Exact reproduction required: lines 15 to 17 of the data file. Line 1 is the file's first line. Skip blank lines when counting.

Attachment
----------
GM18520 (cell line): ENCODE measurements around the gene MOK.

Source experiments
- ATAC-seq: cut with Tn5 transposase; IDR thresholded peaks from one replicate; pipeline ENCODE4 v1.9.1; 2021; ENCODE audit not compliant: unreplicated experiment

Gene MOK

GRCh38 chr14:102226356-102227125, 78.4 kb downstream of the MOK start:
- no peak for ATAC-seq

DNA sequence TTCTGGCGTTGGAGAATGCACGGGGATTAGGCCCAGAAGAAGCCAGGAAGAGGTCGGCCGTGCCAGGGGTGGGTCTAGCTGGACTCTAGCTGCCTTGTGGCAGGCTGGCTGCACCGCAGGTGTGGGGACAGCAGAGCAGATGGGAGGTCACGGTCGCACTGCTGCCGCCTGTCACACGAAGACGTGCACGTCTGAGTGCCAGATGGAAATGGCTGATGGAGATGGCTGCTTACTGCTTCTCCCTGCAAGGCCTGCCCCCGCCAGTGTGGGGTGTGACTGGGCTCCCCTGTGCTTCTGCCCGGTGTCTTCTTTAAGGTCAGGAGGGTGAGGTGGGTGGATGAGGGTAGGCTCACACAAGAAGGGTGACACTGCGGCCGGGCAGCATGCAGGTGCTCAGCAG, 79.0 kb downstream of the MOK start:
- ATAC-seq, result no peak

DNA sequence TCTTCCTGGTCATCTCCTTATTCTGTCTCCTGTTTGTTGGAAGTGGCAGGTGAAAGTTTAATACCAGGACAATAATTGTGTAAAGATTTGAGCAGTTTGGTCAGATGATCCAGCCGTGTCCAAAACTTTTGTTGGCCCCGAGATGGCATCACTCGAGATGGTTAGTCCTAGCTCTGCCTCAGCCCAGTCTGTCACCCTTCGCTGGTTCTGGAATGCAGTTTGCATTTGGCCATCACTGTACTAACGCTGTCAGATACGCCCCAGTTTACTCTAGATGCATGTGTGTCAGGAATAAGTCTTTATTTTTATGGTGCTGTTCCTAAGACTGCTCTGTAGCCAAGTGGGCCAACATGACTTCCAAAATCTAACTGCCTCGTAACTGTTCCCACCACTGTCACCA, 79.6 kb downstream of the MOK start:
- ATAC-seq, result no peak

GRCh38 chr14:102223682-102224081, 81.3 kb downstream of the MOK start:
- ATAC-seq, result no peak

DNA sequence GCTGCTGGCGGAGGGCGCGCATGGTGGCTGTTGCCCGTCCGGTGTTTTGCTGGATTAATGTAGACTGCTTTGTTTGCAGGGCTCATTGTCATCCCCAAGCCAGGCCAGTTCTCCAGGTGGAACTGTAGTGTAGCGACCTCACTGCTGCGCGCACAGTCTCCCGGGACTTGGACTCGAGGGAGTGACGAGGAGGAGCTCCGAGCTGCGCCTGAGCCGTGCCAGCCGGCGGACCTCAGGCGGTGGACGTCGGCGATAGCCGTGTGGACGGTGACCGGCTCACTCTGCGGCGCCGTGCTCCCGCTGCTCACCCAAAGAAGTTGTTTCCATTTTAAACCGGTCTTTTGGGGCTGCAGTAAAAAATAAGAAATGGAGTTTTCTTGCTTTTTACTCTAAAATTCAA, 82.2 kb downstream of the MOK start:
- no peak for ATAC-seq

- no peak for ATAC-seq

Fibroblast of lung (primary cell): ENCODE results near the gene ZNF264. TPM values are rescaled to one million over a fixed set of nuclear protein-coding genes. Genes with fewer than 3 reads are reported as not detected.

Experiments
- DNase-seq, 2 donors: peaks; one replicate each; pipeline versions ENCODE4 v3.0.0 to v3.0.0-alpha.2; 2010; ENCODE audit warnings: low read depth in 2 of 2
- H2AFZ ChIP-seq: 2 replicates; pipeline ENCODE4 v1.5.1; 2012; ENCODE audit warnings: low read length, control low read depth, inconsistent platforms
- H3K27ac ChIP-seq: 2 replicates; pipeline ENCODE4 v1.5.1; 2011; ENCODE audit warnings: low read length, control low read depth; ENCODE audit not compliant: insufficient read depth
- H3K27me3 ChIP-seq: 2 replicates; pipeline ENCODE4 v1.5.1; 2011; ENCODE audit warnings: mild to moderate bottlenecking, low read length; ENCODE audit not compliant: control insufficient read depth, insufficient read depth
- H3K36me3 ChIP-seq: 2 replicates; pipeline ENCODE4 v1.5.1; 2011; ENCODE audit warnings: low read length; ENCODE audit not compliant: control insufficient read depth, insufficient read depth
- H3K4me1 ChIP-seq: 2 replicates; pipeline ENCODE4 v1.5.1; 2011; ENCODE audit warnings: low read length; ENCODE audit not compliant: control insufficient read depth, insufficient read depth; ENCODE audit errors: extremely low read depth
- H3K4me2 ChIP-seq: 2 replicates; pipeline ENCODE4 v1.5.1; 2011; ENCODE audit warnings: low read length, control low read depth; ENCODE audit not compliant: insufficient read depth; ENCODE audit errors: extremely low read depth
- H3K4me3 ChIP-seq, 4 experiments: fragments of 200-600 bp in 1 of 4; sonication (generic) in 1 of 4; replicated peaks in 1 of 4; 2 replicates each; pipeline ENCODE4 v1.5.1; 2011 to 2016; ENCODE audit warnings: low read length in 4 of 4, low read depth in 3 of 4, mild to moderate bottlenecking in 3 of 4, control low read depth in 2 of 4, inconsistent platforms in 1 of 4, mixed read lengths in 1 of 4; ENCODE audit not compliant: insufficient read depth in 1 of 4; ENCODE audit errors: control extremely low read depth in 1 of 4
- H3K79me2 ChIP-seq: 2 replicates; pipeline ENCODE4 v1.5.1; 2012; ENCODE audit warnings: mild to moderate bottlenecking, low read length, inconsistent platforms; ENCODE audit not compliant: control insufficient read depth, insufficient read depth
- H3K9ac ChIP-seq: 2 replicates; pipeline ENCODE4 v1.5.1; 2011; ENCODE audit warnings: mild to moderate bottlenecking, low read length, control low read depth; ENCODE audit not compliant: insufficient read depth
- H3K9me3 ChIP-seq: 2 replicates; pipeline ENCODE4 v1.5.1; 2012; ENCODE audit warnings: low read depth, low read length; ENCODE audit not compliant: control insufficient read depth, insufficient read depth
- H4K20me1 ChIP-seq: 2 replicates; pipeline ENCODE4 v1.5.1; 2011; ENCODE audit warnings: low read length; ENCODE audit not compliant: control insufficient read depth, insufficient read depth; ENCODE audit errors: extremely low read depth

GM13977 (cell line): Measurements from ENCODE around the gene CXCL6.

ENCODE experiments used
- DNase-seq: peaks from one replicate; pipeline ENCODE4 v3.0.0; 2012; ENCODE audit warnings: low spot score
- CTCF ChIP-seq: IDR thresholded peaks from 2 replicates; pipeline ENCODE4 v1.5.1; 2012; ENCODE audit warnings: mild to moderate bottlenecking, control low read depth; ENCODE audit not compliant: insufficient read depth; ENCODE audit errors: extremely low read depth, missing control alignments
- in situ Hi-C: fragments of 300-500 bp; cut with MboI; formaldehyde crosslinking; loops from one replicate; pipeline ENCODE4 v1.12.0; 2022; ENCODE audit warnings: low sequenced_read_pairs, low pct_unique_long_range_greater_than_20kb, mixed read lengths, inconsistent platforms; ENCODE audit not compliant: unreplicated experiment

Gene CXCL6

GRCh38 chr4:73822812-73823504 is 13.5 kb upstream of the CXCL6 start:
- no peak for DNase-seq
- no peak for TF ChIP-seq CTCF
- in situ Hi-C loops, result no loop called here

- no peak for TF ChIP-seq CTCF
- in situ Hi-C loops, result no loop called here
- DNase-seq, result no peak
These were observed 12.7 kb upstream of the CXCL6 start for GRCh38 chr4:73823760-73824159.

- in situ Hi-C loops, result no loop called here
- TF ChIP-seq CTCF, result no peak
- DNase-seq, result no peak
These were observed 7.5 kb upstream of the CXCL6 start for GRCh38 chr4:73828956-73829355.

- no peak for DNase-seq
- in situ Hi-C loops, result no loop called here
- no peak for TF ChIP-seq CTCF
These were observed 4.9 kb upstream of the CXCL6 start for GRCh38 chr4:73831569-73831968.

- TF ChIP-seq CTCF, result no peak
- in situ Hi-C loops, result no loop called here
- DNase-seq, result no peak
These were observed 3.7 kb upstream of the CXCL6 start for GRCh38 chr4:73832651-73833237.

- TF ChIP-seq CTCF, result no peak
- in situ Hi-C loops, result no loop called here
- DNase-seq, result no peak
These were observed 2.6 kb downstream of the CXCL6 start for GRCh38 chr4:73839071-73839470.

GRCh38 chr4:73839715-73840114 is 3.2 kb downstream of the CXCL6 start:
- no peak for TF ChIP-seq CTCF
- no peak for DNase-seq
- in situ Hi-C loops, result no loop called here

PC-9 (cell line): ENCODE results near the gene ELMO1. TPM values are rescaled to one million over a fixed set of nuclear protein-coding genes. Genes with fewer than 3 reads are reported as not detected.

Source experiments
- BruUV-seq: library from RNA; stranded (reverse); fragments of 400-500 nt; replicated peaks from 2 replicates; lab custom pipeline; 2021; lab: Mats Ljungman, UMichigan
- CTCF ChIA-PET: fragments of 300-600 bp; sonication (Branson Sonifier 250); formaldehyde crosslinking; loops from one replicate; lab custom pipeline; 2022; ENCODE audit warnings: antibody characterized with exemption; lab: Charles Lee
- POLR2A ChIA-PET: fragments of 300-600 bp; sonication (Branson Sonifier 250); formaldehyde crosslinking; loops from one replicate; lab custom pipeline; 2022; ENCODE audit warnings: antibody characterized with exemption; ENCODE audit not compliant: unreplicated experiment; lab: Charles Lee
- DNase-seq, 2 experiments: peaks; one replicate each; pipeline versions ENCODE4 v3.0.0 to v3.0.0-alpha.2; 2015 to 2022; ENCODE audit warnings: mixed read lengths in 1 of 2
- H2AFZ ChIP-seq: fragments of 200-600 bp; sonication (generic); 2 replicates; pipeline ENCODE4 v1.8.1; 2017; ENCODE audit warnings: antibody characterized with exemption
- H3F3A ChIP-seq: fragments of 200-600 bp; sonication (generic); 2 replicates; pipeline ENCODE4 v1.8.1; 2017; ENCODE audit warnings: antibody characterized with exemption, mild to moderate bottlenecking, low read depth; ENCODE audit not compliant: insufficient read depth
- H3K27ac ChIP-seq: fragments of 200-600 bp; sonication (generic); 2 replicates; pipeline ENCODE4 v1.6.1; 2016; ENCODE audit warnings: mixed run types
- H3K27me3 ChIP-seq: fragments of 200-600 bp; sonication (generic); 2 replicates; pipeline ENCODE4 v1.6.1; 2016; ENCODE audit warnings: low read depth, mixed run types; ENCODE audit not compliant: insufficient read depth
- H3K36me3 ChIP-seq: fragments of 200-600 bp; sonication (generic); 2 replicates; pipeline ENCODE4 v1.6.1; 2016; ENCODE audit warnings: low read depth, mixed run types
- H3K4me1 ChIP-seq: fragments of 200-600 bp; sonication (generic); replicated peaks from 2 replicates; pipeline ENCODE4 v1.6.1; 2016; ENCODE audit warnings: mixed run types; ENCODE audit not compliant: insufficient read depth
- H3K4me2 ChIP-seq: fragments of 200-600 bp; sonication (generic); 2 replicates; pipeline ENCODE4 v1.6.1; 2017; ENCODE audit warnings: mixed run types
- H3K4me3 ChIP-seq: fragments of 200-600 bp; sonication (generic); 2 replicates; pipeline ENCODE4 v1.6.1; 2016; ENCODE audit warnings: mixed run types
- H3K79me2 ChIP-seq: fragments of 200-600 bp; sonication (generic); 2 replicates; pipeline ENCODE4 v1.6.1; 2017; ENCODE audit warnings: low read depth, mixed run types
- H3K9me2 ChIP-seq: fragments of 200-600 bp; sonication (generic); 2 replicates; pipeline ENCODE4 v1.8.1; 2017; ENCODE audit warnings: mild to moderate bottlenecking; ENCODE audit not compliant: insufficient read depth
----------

- no peak for ATAC-seq

Fibroblast of lung (primary cell): ENCODE results near the gene ZNF264. TPM values are rescaled to one million over a fixed set of nuclear protein-coding genes. Genes with fewer than 3 reads are reported as not detected.

Experiments